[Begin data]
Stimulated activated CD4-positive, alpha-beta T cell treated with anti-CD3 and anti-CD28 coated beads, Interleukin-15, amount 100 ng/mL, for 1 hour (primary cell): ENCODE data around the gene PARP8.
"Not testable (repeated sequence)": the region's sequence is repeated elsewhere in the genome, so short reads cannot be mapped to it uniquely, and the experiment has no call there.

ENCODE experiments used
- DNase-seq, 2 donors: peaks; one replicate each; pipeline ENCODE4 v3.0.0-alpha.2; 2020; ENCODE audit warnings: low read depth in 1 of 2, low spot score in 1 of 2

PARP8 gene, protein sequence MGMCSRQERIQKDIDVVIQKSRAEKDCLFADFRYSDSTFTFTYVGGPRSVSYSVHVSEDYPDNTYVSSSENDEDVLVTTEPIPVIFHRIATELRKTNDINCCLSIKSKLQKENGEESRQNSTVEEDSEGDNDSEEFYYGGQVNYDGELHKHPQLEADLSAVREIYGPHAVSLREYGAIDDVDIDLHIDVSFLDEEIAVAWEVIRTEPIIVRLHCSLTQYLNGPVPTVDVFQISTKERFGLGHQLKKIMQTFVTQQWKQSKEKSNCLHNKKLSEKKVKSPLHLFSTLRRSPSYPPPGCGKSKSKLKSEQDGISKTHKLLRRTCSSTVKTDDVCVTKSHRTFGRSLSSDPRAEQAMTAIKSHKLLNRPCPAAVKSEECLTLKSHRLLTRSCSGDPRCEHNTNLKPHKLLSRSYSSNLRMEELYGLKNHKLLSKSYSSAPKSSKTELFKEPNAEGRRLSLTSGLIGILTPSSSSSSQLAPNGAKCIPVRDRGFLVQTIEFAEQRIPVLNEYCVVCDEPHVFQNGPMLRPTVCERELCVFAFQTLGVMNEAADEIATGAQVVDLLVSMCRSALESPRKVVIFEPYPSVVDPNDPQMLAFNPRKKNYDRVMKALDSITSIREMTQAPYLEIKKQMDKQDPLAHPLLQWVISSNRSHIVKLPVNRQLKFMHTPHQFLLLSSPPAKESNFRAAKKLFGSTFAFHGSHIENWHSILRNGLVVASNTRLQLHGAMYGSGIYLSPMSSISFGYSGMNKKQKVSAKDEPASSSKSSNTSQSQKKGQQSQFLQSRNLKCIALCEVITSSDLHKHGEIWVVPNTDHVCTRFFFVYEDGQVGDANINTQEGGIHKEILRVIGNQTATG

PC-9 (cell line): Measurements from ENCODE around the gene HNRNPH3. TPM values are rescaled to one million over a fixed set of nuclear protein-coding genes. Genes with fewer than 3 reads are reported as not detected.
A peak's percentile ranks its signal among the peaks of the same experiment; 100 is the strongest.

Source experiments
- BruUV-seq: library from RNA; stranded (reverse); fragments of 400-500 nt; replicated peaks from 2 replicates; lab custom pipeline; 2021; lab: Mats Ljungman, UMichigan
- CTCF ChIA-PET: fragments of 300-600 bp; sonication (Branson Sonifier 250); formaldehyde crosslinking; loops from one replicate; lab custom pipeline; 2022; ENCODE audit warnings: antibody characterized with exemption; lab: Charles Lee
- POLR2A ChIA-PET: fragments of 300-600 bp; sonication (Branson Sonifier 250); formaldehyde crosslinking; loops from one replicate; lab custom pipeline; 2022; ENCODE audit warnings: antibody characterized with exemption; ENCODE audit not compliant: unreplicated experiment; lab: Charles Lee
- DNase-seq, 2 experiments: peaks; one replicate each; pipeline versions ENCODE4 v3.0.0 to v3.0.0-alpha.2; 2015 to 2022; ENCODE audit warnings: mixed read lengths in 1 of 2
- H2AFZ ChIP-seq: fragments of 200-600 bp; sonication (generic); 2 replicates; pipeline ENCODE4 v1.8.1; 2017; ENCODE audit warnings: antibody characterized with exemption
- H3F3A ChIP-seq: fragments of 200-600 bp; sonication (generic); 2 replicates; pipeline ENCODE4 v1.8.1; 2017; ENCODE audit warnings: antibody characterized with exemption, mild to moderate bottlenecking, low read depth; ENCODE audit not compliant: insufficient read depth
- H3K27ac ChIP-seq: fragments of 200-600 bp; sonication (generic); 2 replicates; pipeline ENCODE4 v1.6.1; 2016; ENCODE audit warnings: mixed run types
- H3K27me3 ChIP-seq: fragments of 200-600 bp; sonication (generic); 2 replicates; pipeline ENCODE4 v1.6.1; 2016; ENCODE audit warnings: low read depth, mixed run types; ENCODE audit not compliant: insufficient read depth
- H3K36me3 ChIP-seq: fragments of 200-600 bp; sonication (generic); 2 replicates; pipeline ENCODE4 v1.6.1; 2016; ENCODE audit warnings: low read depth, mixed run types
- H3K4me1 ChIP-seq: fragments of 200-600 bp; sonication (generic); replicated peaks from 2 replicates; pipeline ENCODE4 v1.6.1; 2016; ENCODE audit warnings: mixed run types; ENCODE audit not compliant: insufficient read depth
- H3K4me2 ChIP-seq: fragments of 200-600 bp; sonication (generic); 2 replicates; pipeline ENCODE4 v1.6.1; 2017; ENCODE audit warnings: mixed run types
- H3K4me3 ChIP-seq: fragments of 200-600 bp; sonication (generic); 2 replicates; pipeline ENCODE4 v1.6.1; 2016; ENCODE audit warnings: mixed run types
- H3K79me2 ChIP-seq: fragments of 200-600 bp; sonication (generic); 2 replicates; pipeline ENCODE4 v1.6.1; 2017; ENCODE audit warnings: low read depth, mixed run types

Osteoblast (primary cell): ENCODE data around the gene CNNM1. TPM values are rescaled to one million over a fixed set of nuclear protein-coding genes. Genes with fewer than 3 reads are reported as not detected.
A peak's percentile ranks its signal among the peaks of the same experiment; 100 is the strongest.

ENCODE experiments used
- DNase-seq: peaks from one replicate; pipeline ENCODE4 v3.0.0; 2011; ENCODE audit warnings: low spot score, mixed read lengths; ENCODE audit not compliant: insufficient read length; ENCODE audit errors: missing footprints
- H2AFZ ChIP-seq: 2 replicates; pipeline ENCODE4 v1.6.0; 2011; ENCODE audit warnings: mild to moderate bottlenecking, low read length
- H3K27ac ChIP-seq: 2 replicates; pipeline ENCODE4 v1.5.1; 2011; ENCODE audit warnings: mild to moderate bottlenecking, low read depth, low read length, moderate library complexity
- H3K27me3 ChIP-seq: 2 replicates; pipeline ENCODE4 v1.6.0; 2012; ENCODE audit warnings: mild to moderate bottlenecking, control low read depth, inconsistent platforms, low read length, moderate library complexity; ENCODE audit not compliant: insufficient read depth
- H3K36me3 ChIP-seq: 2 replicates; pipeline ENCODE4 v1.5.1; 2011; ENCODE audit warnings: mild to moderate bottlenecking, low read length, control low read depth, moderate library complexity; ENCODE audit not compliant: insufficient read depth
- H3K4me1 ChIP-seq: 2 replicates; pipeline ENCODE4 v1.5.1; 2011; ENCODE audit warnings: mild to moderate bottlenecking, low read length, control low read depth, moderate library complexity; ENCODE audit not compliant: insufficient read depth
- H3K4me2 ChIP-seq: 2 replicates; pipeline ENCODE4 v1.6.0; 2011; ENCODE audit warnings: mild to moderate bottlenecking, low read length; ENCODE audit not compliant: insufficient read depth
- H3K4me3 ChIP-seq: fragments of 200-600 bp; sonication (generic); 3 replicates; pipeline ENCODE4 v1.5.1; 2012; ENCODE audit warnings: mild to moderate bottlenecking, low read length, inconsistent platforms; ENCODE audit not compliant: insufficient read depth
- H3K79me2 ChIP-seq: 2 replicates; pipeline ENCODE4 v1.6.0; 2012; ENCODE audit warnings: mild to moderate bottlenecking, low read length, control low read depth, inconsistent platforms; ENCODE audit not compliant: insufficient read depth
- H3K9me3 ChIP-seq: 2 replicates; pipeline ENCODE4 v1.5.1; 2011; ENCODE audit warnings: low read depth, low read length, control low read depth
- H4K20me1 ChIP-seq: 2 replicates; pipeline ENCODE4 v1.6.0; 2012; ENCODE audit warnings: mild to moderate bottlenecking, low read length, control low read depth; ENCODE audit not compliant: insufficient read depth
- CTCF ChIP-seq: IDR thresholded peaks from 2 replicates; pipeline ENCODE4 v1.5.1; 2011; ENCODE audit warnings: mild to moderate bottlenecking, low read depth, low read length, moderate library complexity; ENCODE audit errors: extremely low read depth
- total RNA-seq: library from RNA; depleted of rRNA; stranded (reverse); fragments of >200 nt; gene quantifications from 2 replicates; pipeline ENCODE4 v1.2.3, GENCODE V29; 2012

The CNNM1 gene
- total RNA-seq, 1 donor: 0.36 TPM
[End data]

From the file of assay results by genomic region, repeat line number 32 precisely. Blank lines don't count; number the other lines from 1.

- H3K4me3 ChIP-seq: fragments of 200-600 bp; sonication (generic); 3 replicates; pipeline ENCODE4 v1.5.1; 2012; ENCODE audit warnings: mild to moderate bottlenecking, low read length, inconsistent platforms; ENCODE audit not compliant: insufficient read depth